Box 9, Folder 23, Document 20

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Box 9, Folder 23, Document 20

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AN ALLEN, JR.
‘arar, City of Afianta



PLANNING AND DEVELOPMENT COMMITTEE
BOARD OF ALDERMEN

PODNEY M. COOK,
Crairmin
— GRESORY GRIGGS,

Wce-Ch aininan
ROBERT S. DENNIS

— A. GILLIAM
CHARLES H. LEFTWICH
J. BEN MOORE

JACK SUMMERS



TECHNICAL ADVISORY BOARD
EXECUTIVE COMMITTEE

R EARL LANDERS.

Avtmun Ass't fo the Mayor, Chairman
WYONT B.
Planning




CHARLES L DAVIS
Comptr otter
WILLIAM S HOWLAND

ector, CA CUR
iN



. Atlanta Housing Authority
WLLUIAMR. WOFFORD
In pector of Buridings

OTHER MEMBERS

DUANE W. BECK

fee. Or, Community Counce of Atlanta
GLENN E. BENNETT

Frecutve Director, A.R.M.PC





Dr. J. HACKNEY

D Put Health, Fulton Co.
C. 4. HILDEBRAND

Fire Chief

PAUL B IVEY

fon Agent

JOHN H. JACOBS
Director of Libraries
HERBERT T JENKINS



Potice Chiet
ALAN F KIEPPER
Fi ton County Manager
[ 10} WW LETSON
of School
youl W MILLER .
Conemen, AF CIB
ENO PARRISH
fot Stite Mwy, Planning Engineor
Ti OMA. H. ROHERTS
Pronniny Or, AR MPC
Dr T. 3. VINSON
D.. Pub. Health, DeKalb Co.
PULL, WEIR

Water Works, Gen, Mgr



CITY OF ATLANTA

COMMONITY IMPROVEMENT PROGRAM

CITY HALL @G8 MITCHELL STREET, S.W. BATLANTA, GEORGIA 30303 @ 522-4463

August 10, 1966 GEORGE L. ALDRIDGE, JR.

Mrs. Eliza Paschall

Executive Director

Council on Human Relations’
of Greater Atlanta, Inc.

5 Forsyth Street, N.W.

Atlanta, Georgia 30303

Dear Mrs. Paschall:

Thank you for your recent letter concerning personnel policies
relative to the undertaking of the Atlanta Community Improvement
Program and specifically to the employment of Negroes. Your letter
offers us an opportunity to report on sound progress in this regard.

One of the clauses appearing in the contract between the City
of Atlanta and the United States of America for the federal grant
funds reads as follows:

"Equal Employment Opportunity. -- In the carrying
out of the work covered by this Contract, the Public

Body will not discriminate against any employee or appli-
cant for employment because of race, creed, color, or
national origin. The Public Body will take affirmative’
action to ensure that applicants are employed, and that
employees are treated during employment, without regard
to their race, creed, color, or national origin. Such
action shall include, but not be limited to, the following;
employment, upgrading, demotion, or transfer; recruitment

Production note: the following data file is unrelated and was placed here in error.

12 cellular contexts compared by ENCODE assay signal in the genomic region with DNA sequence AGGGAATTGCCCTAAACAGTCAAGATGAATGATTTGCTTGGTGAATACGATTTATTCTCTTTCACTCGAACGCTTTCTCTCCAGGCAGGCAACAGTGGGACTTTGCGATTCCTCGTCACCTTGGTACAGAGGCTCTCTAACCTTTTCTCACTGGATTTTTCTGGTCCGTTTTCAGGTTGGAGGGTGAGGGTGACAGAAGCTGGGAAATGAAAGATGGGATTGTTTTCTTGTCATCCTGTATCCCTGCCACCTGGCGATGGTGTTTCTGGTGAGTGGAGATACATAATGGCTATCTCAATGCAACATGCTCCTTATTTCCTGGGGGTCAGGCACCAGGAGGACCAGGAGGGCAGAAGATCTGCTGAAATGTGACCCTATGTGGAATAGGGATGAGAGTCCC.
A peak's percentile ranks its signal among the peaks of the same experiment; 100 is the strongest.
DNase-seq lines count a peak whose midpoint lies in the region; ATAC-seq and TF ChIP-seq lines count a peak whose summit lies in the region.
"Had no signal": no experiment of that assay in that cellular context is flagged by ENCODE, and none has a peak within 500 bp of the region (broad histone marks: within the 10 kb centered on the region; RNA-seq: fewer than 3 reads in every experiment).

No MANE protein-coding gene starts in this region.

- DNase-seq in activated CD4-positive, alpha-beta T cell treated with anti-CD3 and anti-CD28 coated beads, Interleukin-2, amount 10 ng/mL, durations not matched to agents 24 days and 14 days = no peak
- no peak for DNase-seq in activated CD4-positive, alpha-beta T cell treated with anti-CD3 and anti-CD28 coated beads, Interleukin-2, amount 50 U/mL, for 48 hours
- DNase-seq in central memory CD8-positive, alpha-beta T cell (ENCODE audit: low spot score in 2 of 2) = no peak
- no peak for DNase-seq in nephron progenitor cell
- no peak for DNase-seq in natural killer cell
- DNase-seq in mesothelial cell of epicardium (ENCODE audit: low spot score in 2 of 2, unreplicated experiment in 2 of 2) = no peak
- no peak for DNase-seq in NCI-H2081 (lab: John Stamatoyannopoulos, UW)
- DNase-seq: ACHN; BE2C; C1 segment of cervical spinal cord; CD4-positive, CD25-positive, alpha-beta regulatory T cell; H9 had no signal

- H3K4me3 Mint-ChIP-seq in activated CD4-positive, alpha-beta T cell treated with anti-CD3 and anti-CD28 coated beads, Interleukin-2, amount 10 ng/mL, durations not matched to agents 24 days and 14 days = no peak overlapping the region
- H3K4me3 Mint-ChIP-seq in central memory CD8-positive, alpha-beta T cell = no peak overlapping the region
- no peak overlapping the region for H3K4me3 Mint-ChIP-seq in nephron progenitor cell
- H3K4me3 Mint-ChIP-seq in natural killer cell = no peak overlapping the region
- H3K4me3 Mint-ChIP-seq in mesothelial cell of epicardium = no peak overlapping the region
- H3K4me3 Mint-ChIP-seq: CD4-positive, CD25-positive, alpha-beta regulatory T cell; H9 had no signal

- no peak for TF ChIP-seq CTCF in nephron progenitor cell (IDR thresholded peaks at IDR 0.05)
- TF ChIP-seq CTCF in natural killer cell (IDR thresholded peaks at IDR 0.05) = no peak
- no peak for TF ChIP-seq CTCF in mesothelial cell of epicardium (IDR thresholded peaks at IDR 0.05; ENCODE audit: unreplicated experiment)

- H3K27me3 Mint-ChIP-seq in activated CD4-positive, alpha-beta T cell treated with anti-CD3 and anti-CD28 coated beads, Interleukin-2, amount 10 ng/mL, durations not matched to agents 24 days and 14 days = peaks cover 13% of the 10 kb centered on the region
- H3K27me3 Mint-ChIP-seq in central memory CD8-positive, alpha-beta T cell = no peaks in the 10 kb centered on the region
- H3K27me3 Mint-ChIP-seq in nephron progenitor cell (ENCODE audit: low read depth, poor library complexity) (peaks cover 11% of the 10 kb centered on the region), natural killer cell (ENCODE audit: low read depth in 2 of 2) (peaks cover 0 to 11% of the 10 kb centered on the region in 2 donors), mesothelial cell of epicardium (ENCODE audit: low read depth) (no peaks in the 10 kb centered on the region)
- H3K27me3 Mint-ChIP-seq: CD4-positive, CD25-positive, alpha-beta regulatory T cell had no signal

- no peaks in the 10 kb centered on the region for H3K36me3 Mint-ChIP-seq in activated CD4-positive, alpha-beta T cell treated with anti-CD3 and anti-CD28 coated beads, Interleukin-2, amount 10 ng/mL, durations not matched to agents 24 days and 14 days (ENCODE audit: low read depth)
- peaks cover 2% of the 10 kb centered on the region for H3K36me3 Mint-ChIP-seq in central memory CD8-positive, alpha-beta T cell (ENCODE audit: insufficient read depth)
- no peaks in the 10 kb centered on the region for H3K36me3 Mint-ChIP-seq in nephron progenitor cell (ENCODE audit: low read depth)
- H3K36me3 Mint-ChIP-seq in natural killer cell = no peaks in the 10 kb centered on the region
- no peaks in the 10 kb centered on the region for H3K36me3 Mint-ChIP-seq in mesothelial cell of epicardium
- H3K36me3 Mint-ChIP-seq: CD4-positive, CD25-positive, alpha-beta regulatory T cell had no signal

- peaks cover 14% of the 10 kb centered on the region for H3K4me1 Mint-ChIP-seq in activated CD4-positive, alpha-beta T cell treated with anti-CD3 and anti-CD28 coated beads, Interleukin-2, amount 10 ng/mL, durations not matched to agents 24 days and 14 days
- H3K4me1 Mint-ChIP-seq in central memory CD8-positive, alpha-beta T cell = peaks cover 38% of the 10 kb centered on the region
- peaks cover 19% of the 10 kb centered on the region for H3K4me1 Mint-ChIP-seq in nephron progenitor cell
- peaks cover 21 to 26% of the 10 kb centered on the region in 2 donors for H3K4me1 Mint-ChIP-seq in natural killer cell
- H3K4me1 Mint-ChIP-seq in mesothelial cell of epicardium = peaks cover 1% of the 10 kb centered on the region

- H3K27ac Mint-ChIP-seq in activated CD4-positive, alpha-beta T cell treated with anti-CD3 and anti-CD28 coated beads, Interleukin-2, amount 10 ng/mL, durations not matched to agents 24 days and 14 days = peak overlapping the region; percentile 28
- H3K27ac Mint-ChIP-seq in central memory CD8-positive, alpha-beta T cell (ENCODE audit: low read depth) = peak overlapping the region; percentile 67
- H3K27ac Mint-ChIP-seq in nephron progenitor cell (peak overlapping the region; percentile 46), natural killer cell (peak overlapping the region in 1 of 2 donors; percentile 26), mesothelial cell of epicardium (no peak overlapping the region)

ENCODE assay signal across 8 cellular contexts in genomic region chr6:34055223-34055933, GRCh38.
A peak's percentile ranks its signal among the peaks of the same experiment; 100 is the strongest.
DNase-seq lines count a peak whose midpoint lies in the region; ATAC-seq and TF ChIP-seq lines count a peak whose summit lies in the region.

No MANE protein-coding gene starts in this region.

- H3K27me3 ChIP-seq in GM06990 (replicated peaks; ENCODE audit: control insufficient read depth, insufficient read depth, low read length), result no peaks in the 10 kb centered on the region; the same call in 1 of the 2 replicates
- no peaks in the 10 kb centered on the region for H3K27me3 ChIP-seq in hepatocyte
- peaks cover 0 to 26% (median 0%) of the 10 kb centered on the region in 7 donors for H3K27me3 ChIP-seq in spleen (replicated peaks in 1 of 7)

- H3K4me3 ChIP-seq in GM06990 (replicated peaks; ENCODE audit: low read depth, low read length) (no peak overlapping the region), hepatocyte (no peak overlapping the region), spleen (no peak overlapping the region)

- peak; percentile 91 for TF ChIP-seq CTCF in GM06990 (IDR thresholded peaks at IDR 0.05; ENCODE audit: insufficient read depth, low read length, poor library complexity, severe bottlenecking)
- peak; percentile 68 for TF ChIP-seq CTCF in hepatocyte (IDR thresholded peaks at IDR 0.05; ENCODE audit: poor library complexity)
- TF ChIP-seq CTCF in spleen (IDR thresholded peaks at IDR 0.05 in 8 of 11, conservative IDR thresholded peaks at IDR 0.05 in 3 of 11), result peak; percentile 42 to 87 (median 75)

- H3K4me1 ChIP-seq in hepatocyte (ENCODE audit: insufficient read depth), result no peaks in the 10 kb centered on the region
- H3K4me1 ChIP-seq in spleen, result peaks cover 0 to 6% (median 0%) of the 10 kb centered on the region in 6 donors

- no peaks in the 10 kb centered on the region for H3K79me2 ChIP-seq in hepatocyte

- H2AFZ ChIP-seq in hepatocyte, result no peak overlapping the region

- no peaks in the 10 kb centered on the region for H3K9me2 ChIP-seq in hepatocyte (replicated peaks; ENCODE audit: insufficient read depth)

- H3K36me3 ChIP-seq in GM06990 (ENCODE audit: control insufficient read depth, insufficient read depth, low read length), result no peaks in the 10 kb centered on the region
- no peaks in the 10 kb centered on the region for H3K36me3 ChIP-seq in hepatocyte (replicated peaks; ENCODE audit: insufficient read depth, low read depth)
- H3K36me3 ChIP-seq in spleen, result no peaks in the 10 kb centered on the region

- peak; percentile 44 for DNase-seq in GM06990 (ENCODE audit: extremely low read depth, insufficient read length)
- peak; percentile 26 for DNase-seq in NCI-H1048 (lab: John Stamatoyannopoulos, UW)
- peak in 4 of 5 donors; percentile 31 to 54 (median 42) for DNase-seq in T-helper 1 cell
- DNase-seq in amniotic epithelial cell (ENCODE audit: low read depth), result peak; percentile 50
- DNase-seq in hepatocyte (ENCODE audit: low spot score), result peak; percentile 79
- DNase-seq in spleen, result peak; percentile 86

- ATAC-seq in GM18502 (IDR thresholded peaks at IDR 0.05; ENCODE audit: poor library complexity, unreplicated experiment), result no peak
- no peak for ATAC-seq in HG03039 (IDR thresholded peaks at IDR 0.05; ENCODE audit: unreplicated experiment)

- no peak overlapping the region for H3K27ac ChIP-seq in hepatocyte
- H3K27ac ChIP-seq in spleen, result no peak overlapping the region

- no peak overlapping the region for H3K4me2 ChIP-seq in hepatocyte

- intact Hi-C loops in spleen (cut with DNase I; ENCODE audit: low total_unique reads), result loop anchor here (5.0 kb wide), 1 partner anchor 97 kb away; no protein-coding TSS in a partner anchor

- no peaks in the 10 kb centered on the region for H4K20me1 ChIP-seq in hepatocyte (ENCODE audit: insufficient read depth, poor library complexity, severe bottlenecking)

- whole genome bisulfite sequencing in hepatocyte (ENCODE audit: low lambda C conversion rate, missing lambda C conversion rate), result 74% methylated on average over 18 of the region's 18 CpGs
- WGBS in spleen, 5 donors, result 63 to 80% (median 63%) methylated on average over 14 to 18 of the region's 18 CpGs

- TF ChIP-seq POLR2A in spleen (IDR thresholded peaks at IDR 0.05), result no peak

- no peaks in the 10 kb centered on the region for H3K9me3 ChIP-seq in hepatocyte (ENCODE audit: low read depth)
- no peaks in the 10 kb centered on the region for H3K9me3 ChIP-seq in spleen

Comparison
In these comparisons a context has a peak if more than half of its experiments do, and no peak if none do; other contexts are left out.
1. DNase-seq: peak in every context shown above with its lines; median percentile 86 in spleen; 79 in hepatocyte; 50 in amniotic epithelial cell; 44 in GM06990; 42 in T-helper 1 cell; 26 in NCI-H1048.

or recruitment advertising; layoff or termination; rates of
pay or other forms of compensation; and selection for
training, including apprenticeship. The Public Body agrees
to post in conspicuous places, available to employees and
applicants for employment, notices to be provided by the



ATLANTA'S MUNICIPAL RESEARCH & DEVELOPMENT PROGRAM
Mrs. Eliza Paschall -2- ‘August 10, 1966

Government setting forth the provisions of this nondiscrimination clause.
The Public Body will, in all solicitations or advertisements for employees
placed by or on behalf of the Public Body, state that all qualified appli-
cants will receive consideration for employment without regard to race,
creed, color, or national origin. The Public Body will incorporate the
. foregoing requirements of this paragraph in all of its contracts for work
covered by this Contract, other than contracts for construction and
contracts for standard commercial supplies or raw materials, and will
require all of its contractors for such work to incorporate such require-
ments in all subcontracts for work covered by this Contract..."

In retaining the services of professional consultants ‘to undertake the sundry
work items contained in the format of the CIP, subsequent contracts have been
executed, Each contract drawn between the City of Atlanta and the professional
consultants contains the same language set forth above.

The Community Improvement Program has a permanent staff of six persons in
addition to the director. All are City employees - paid by the City of Atlanta
and subject to the City's personnel policies, These six persons on the permanent
staff consist of two professional planners, two assistant planners, an administrative
secretary and a Clerk III. The Clerk Ill isa Negro. He is but one of three
appointments on the permanent staff made by the director since he was employed.
Prior to my arrival the entire permanent staff had been selected and were on the
job working. Although the positions Clerk Ill and Assistant Planner are sub-
professional classifications, the potential for moving up to professional levels is
wide open, depending on experience, education and abilities. Concerning
salary ranges for these positions and any others in which you may be interested,
we suggest that you address your questions to the City of Atlanta Personnel Depart=
ment,